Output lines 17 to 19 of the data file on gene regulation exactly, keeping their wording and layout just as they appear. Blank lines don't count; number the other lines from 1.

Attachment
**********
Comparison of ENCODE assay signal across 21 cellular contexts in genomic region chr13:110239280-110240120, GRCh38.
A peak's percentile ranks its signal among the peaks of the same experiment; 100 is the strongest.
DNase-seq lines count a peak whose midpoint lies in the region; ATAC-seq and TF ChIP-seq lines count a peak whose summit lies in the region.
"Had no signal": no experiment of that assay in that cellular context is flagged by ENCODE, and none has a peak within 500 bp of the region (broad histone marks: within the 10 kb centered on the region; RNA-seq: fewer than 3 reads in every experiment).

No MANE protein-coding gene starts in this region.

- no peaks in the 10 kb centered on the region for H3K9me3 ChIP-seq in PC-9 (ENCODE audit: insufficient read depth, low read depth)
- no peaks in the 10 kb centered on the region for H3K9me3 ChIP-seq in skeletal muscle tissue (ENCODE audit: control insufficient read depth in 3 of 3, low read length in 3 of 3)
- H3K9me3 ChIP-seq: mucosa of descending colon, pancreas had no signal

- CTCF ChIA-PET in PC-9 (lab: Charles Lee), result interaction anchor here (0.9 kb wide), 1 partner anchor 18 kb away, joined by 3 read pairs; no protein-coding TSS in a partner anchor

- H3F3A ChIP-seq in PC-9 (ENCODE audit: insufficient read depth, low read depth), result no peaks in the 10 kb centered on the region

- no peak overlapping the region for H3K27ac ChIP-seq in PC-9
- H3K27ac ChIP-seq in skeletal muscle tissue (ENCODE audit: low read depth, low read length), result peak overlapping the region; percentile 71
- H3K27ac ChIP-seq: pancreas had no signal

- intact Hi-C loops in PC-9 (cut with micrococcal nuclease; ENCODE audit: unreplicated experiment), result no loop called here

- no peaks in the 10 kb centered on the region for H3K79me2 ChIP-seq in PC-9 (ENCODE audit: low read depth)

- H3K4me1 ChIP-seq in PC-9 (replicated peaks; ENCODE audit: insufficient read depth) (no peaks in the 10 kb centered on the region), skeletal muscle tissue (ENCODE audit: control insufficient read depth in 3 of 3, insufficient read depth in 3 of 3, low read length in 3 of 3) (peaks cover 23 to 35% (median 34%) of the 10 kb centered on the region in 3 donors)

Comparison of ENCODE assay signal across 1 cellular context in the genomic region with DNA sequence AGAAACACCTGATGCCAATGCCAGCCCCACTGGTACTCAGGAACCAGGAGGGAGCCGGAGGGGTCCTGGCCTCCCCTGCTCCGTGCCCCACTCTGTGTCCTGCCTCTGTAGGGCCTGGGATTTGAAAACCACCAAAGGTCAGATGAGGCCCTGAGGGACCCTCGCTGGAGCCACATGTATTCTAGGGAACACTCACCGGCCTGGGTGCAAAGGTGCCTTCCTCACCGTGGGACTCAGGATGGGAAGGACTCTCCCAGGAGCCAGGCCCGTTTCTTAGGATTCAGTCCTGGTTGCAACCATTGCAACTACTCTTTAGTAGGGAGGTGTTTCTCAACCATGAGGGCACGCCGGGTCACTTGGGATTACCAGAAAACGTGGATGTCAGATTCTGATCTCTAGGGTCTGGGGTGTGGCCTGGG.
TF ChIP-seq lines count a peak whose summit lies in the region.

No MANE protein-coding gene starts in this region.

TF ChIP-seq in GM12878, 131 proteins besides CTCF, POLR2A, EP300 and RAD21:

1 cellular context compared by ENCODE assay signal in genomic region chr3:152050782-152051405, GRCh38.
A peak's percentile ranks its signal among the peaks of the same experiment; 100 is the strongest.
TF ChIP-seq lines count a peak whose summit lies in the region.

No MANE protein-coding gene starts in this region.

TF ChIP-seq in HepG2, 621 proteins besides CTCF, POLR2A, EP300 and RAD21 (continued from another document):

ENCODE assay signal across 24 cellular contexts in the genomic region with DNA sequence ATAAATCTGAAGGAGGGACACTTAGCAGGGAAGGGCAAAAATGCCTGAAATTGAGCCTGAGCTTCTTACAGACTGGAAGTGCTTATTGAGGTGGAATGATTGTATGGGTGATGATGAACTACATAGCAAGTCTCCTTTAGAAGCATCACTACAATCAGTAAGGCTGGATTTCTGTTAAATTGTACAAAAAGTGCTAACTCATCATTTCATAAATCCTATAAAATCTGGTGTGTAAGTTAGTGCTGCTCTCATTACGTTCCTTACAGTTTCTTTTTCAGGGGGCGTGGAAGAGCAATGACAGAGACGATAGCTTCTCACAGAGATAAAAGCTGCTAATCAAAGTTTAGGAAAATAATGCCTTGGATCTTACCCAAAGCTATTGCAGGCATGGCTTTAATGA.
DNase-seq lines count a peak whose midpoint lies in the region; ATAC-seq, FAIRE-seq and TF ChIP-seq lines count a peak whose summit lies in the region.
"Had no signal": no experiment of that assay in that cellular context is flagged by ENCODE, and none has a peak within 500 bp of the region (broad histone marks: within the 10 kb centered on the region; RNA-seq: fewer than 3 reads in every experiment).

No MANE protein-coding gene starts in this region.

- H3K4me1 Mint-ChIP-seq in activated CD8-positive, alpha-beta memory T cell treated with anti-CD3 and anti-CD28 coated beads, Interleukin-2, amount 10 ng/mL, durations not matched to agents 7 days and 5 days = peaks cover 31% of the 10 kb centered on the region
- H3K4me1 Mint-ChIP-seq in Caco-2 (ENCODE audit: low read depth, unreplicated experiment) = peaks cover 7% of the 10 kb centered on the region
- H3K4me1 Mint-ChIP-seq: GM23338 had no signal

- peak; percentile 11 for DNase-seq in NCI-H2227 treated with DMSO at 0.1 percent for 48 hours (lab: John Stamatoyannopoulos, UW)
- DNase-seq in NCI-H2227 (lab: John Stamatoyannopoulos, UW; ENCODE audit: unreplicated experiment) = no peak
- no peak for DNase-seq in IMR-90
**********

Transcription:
Comparison of ENCODE assay signal across 1 cellular context in the genomic region with DNA sequence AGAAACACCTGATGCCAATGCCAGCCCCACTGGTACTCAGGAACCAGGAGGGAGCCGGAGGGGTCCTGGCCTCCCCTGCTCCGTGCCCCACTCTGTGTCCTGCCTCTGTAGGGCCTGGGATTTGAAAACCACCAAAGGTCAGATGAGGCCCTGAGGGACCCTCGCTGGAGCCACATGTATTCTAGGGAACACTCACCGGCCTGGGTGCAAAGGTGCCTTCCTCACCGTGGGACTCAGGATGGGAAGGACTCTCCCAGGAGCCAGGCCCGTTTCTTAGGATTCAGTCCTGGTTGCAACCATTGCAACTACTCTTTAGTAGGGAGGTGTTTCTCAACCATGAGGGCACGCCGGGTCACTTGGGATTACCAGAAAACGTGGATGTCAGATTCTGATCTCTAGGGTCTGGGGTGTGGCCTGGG.
TF ChIP-seq lines count a peak whose summit lies in the region.

No MANE protein-coding gene starts in this region.